Spent most of today pulping up recycled papers for the 7th grade art classes at Batesville Middle School. I’ll be spending the week with them starting Monday.
We’ll do two days of basketry using the twining technique and rattan reed. Then a day with recycled pulp – sheet formation. A day of paper sculpture over wire armatures (that they have ready to use). And the final day using cotton pulp pulling sheets and ‘drawing pictures’ with some of the colored recycled pulp that is left. Maybe even slip in some shaping over balloons.
This past weekend I attended a workshop taught by Mary Hettmansperger from Peru, IN on Woven Metal Jewelry. I’ve known Mary for years through our common basketry interest and it is just wonderful watching her branch out into other areas. She is just too creative for words!
Working with metals was quite fun – there were torches and rivets and hammers and anvils …. oh, my! LOL! Great fun playing with the coloration you can get on copper with heat and the texturing you can achieve with very little effort.
What was really good from my perspective is that I was able to use stuff that I’ve been saving for years (not really knowing why I was saving the stuff but figuring it was too good to throw away). I have a roll of copper flashing that my Dad had collected – with the tar paper still on the back of it – that is at least 30 years old. Pretty cool to see it all flame up and disappear (the tar and paper) while torching it. Lovely colors on it, too, from the heat.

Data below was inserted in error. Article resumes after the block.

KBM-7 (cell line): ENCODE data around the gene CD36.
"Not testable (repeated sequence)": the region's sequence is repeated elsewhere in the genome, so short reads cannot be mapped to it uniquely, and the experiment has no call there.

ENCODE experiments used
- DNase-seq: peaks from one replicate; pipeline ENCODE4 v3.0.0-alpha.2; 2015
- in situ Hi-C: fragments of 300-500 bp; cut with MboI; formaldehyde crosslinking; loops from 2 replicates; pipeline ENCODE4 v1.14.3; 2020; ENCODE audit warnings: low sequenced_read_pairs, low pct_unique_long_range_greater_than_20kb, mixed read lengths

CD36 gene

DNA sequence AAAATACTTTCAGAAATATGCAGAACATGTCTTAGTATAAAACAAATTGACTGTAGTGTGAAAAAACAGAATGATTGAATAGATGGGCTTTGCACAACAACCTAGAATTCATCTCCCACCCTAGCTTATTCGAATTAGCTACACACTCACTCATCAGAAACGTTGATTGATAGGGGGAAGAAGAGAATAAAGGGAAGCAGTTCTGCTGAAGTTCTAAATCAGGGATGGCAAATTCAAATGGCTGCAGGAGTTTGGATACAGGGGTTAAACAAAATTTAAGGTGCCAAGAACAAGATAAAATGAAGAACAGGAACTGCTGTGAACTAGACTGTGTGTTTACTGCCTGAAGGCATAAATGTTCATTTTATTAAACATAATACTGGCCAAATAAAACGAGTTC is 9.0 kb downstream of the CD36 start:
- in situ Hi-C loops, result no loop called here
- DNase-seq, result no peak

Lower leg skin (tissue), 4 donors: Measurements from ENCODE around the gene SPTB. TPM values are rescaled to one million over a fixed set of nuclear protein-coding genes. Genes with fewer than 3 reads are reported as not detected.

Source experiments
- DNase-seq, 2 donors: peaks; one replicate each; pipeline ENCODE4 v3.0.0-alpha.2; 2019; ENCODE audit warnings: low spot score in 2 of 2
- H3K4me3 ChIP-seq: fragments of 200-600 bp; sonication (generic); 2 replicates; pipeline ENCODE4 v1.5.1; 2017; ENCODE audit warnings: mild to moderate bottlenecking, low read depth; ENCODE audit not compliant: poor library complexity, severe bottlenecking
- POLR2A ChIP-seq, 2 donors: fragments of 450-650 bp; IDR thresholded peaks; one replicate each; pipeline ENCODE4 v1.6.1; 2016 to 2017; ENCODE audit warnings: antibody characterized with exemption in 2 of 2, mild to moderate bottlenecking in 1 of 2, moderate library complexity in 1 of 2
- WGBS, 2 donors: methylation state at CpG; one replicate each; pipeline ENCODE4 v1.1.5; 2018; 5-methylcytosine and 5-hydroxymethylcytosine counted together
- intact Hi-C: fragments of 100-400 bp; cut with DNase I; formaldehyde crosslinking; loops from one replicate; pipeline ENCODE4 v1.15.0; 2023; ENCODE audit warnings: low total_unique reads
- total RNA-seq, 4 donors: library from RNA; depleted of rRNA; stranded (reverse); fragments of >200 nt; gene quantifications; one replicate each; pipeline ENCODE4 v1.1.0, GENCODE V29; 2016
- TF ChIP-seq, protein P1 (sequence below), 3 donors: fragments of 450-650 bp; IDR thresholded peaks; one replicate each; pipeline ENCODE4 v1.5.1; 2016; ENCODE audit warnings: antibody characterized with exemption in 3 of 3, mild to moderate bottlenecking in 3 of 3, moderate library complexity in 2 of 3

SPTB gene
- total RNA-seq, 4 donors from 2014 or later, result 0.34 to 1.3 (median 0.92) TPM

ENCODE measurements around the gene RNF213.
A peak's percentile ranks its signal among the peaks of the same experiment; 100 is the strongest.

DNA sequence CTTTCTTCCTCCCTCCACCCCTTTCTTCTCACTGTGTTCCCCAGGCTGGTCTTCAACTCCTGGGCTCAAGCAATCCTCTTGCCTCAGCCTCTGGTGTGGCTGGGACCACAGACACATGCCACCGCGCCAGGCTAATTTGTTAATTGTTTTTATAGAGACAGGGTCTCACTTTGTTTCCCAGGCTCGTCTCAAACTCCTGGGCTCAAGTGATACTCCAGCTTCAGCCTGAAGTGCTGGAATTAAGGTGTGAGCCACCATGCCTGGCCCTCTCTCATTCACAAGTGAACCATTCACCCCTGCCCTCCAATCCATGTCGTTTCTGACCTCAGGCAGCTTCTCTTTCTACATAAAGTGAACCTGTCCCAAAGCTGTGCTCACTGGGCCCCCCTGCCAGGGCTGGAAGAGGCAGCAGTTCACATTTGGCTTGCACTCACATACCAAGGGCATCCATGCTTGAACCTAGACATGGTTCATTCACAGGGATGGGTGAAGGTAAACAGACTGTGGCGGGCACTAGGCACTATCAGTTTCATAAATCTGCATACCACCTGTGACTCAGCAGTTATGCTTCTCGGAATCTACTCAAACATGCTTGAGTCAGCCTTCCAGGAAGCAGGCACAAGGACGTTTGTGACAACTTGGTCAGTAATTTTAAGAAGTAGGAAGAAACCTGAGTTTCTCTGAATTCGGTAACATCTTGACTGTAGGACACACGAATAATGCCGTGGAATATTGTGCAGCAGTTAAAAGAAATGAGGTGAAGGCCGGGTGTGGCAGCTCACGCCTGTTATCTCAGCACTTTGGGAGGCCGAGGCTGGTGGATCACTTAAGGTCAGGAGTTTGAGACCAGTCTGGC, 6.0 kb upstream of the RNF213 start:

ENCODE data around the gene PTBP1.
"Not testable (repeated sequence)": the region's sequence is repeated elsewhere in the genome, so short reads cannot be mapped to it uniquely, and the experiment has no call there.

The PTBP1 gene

Most of what I ‘produced’ I am envisioning on the covers of new journals that I need to make soon. I think the coppers and my handmade papers will go well together.
…. That’s the title of the latest audio book that I listened to. The setting is the turmoil of Papua New Guinea in the early 90s – which caught my interest since my recent trip there. It is the story of “modernity’s creeping advance on an indigenous population through the eyes of a young girl.” It kept my attention, once it got going. But the pace was certainly an island pace.